How do you think storage tiering will evolve? Where do you see the future of intelligent storage systems?

 

Matthew Short
Matthew Short
In his current role as a senior marketing manager focused on storage for NXP’s Digital Networking business, Matt Short is working with key players in the industry to develop innovative new solutions. Matt has over 15 years of experience in applications engineering, systems engineering, systems architecture and product and segment marketing. He holds BSEE and MSEE degrees from the University of Texas.

5 Comments

  1. Avatar ademarr1 says:

    For years, using RAM for high-velocity information processing has been the default preference for organizations, in part because it turned into cheap and will handle the workload. however as information grows around the world, RAM has struggled to maintain up with demand. Now many are beginning to show to flash because the method by using which information may be processed and used more effectively.

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  2. Avatar Manan says:

    Interesting Article!
    Is a comparison against HDDs fair at a time when case is being made for emerging storage technologies approaching memory speeds? Shouldn’t the case of such “in-storage processing” systems be made bench-marking them against DRAM speeds rather than HDDs? SSDs have already taken the leap from HDDs.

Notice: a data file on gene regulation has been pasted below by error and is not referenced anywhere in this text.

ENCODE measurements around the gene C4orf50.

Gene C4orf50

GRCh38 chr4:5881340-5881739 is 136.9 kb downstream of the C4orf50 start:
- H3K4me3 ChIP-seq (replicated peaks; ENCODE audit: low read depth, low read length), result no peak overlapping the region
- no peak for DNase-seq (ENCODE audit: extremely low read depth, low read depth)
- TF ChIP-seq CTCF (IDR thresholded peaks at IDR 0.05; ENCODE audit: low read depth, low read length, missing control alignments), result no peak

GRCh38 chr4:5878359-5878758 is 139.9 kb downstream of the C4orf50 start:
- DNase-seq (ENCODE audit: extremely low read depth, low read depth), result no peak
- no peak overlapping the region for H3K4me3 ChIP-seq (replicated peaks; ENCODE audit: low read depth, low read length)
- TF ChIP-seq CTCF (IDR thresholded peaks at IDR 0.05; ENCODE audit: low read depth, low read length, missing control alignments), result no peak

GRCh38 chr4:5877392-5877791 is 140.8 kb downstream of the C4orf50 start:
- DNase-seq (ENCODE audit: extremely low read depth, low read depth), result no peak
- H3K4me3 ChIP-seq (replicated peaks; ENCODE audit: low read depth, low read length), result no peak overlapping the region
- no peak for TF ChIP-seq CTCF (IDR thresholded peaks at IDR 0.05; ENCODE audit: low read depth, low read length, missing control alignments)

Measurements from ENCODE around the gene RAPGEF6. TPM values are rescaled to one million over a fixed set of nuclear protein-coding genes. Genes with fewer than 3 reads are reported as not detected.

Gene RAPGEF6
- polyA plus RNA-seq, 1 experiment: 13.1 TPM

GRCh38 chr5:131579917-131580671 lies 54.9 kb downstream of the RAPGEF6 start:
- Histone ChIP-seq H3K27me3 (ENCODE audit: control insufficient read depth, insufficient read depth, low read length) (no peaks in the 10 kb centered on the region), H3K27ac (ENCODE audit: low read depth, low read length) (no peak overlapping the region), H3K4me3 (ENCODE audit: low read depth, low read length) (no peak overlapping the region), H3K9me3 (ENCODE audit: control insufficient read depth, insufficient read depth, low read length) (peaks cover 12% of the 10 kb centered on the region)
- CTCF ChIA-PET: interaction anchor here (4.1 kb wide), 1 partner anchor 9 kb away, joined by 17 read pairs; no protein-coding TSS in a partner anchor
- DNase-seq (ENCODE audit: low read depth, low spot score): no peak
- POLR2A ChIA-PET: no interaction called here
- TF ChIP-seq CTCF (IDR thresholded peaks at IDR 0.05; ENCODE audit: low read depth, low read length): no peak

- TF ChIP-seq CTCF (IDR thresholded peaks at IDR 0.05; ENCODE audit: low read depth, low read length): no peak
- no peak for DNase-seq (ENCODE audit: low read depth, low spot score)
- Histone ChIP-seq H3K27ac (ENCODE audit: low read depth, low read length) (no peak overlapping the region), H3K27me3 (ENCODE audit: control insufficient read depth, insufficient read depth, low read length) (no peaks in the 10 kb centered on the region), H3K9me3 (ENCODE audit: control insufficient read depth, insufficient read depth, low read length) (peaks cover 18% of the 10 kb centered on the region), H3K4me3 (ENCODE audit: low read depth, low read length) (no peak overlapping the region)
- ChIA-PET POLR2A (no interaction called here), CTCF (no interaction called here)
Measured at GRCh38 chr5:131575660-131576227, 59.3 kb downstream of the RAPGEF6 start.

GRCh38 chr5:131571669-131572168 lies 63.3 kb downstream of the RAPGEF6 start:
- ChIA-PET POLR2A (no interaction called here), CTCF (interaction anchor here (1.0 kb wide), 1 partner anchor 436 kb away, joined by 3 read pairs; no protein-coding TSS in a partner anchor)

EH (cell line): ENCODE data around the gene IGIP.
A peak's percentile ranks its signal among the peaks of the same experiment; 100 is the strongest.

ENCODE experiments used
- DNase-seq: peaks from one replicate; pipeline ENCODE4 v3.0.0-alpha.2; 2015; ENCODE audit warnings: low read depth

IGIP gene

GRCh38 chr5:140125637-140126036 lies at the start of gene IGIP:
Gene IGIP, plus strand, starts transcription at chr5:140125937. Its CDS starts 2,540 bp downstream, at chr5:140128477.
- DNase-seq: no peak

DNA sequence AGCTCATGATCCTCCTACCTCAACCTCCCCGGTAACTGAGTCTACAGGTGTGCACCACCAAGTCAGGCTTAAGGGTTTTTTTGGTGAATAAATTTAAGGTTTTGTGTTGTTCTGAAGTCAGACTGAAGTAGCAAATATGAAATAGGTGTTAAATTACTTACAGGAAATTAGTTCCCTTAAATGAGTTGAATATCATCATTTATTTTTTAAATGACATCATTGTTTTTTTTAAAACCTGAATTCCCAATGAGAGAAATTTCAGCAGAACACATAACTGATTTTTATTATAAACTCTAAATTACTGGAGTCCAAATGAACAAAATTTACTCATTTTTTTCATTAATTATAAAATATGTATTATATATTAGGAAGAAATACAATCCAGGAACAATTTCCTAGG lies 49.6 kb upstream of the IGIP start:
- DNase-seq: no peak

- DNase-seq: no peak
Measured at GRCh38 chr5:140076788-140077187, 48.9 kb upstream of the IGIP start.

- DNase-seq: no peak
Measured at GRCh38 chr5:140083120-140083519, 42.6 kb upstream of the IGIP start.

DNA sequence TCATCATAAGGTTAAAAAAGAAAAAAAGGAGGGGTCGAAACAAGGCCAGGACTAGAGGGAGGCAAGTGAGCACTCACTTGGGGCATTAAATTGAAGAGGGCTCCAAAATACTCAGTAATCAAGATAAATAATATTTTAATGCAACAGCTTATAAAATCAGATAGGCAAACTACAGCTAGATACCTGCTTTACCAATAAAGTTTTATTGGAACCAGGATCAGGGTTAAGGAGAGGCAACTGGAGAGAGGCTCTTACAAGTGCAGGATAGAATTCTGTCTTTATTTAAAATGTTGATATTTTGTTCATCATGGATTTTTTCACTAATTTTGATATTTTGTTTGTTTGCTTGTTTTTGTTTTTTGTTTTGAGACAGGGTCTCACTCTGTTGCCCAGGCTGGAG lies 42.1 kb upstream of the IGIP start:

3. Avatar NXP says:

    Thanks for your comment. One thing we are seeing is that the nature of processing is changing. Information (or more correctly) data is growing like crazy and processing has finally broken through the multiprocessing barrier and it is not difficult now to apply hundreds or thousands of processors on a problem. But as the problems and systems get larger and larger we owe it to ourselves to look for ways to more intelligently segment the workloads to reduce the overall size and power dissipation of systems. Small processors closely coupled to data stored in flash is an architecture that makes sense to study.

  4. Avatar NXP says:

    Good question. Typically Flash storage drives are compared to HDDs because they offer the same block storage interface. Newer storage class memories are typically compared against DRAMs because they offer the same interface, memory-mapped, interface as memory. What we are really trying to understand is how small low power processors placed very near the storage can be used to offload big data center processors. Some of that offload may take the form of transforming block based storage into file, object or in memory data structures. Some may take the form of decompression or decryption. Some may take the form of sorting and parsing data, reformatting, searching. It is time to re-examine the architecture of storage in light of new technologies and workloads. The Intelligent SSD board we have built is meant to be a platform for exploring these offloads.

  5. Avatar AHK says:

    What role will the FPGA play in your envisioned architecture? Just glue-logic between the ARMs and the Flash storage? Or have you also considered the use of the FPGA as a very high bandwith / low-latency compute accelerator for near-storage processing itself? This is something we are currently working on (including HLL/DSL-based programmability).